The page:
Neuropathy, also known as peripheral neuropathy and polyneuropathy, means damage to the nerves that run through the body outside the brain and spinal cord. Neuropathy is very common, and it’s estimated that at least 8% of the world population has it. The most common causes globally are diabetes in developed countries, leprosy in tropical countries, and HIV/AIDS. In the United States, there are more than 40 million people with neuropathy, and their health costs over $4 billion each year. At least 10% of people over 40 years of age get neuropathy, as do 50% of diabetics and 20% of patients receiving cancer chemotherapy. The number of people with neuropathy is increasing as the population ages, diabetes becomes more common and people with HIV/AIDS live longer. The most common type of polyneuropathy involves damage to the thinnest, “small fibers.” Awareness of neuropathy is growing, meaning more patients are being diagnosed and treated.
The Anatomy of Neuropathy
The brain and the spinal cord make up the central nervous system (CNS). They are located in the head and in the spine respectively. The brain is the command center that receives and generates messages transmitted by the peripheral nervous system (PNS), the nerves running through the rest of the body. The nerves are like the electrical cables that connect computers and telephones permitting them to communicate over long distances.
Each nerve cell (neuron) has different parts. The cell body (soma) contains the nucleus and the machinery for making and transporting molecules and organelles to the far-off parts of the neurons, for instance towards the hands and the feet. The cell bodies of peripheral nerve cells are located in or right outside of the central nervous system (PNS). The long thin parts of the neuron that connect the cell bodies to the body parts are called axons. Axons are like wires that transmit messages over a distance. They are also like tunnels, since molecules and organelles are transported through axons to get to far-off body targets.
Small Fiber versus Large Fiber Neuropathies
Nerve fibers are classified based on their thickness into small fibers and large fibers depending on how thick they are. Large fiber nerve cells have diameters more than about 5 micrometers, and small fibers are thinner. The large fibers are bigger because the axons are sheathed in fatty wrappings called “myelin”. This helps them to send signals faster than small-fibers can. Large fibers carry messages to the muscles to control our movements. They also receive and carry some sensations to the spinal cord and brain including touch, vibration, and balance. The small fibers send messages about illness and injury, including pain and itch and hot and cold. “Autonomic” small fibers also carry messages that control our internal organs.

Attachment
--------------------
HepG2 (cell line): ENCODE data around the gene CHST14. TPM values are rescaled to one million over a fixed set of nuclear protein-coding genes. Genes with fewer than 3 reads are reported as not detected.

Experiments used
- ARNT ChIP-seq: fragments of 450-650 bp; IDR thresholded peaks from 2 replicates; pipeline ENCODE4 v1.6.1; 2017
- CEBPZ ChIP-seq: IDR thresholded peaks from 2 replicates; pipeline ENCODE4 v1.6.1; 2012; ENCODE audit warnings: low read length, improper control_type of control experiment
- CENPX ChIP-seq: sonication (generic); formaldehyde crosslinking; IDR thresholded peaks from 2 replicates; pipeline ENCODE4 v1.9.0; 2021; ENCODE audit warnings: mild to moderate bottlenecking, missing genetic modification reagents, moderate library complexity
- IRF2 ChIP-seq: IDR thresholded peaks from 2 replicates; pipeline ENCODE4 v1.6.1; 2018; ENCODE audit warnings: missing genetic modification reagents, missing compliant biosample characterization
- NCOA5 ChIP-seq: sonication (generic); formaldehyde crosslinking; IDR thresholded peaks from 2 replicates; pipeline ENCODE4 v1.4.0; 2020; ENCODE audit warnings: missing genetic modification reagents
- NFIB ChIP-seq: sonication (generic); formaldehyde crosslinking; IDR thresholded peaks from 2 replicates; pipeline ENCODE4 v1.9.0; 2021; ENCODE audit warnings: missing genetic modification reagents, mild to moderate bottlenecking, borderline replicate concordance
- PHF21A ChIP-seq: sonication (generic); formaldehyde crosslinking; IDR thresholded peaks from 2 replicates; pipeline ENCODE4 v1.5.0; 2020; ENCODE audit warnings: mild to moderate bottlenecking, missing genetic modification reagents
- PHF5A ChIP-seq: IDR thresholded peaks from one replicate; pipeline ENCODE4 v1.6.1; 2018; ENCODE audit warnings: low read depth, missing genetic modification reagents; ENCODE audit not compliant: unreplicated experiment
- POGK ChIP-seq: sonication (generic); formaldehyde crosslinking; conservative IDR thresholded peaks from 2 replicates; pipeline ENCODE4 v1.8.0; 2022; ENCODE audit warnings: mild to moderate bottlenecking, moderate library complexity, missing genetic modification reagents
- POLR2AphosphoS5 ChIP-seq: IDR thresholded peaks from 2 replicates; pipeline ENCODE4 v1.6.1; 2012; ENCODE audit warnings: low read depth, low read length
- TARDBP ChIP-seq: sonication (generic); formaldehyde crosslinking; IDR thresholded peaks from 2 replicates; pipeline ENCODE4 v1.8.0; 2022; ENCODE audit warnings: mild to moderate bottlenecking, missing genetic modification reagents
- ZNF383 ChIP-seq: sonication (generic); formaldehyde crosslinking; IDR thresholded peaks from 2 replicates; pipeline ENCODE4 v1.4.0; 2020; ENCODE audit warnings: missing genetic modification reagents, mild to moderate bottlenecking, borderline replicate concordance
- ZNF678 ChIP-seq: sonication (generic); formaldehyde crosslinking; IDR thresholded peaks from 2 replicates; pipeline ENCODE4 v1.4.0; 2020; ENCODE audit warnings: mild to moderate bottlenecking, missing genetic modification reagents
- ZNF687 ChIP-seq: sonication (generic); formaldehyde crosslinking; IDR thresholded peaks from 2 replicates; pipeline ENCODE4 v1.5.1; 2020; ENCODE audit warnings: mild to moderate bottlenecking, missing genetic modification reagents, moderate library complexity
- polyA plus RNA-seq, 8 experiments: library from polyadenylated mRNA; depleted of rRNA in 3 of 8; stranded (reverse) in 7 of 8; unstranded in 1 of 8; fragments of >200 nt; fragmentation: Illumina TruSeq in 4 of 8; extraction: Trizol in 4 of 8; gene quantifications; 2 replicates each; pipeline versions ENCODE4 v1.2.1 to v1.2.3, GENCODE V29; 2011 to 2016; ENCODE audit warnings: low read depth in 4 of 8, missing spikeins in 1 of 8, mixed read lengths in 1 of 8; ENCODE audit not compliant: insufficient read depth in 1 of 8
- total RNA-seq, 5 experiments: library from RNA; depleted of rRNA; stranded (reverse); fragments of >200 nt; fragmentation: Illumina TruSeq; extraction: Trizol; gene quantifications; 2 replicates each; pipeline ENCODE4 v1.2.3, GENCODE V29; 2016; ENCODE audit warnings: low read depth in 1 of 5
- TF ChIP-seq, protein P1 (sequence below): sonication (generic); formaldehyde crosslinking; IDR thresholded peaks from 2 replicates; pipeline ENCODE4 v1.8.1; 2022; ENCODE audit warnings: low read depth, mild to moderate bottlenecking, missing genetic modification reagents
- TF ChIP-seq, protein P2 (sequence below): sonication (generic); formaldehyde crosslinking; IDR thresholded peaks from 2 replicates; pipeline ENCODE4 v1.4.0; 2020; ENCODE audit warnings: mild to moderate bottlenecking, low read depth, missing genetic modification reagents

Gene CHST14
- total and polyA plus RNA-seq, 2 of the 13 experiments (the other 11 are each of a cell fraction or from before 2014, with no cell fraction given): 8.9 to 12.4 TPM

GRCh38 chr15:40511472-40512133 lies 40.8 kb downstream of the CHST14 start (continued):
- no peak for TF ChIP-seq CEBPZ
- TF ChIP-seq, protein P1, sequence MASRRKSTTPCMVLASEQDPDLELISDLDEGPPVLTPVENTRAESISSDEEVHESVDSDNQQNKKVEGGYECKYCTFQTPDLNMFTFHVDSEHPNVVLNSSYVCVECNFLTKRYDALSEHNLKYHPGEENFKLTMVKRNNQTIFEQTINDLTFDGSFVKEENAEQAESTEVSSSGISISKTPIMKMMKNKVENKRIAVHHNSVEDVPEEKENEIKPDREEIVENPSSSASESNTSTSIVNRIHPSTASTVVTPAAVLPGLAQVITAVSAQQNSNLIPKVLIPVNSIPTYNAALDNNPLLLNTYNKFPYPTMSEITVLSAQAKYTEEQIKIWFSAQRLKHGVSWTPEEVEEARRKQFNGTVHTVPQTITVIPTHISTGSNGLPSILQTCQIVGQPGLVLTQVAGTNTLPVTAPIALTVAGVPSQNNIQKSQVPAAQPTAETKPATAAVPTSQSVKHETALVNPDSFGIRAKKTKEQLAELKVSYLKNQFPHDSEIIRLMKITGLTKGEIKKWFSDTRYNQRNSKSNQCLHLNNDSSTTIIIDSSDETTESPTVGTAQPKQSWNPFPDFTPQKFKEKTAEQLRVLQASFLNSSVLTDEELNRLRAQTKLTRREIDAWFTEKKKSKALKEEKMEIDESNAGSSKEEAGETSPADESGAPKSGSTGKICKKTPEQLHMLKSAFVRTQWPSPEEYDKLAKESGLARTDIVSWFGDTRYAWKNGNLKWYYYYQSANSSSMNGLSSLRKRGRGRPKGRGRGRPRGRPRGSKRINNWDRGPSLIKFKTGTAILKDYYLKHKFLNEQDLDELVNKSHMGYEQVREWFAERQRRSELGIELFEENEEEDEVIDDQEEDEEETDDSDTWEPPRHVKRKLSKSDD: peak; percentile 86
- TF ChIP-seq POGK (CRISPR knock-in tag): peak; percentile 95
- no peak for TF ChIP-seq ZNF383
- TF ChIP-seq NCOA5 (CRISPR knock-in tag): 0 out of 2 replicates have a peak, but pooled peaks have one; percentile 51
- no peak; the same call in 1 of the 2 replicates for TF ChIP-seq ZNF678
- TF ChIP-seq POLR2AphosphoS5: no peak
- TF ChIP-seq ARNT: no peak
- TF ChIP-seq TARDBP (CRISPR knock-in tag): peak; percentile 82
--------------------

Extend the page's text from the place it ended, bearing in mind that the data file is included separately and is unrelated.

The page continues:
Motor, Sensory and Autonomic Neuropathies
Different cells in the peripheral nervous system (PNS) have different jobs. Motor fibers connect to the skeletal and internal muscles to signal them to contract. Sensory fibers are responsible for bring back information from other parts of the body to brain. Autonomic fibers supply blood vessels and sweat glands, the gastrointestinal organs, the urinary bladder and sexual organs. Signals from small-fiber neurons also maintain the health and function of our body’s cells and tissues. As an example, a chemical mediator secreted by small fibers (semaphorin 3a) keeps our bones strong.
Different symptoms of Peripheral Neuropathy
Peripheral neuropathies cause different symptoms depending on which type of nerve fiber is most damaged. In general, the symptoms of polyneuropathy start first or are worse in the hands and feet since the long fibers required to connect to these far-off areas are most likely to break down.
Motor neuropathy symptoms come from the fact that our muscles don’t work well if the motor fibers are not sending the correct signals they need to function. Patients may notice fatigue or difficulty with movement (weakness), reduced size of muscles and muscle cramping.
Sensory neuropathy symptoms are usually divided into “negative” and “positive” symptoms. Negative symptoms reflect less ability to sense the world due to damage to sensory neurons. Examples can include reduced hearing (sensorineural hearing loss), reduced balance (sensory ataxia), or painless injuries. Positive symptoms mean that the sensory neurons are firing and sending false messages of sensation when there is no reason to. Examples include neuropathic pain and itch, where a person can feel as they are being cut or burned even though nothing is touching them.
Autonomic neuropathy symptoms vary a lot depending on which organ is affected. If nerve cells going to the heart and blood vessels are damaged, patients may notice low or fluctuating blood pressure or abnormal heart rate, usually fast heart rate (tachycardia). These cardiovascular symptoms can leave patients feeling weak or dizzy when they stand. Symptoms from the gastrointestinal tract can include bloating, nausea, or vomiting, often after eating, and constipation, diarrhea, of both. Many cases of irritable bowel are caused by peripheral neuropathy. Autonomic neuropathy can also affect the bladder and sexual function.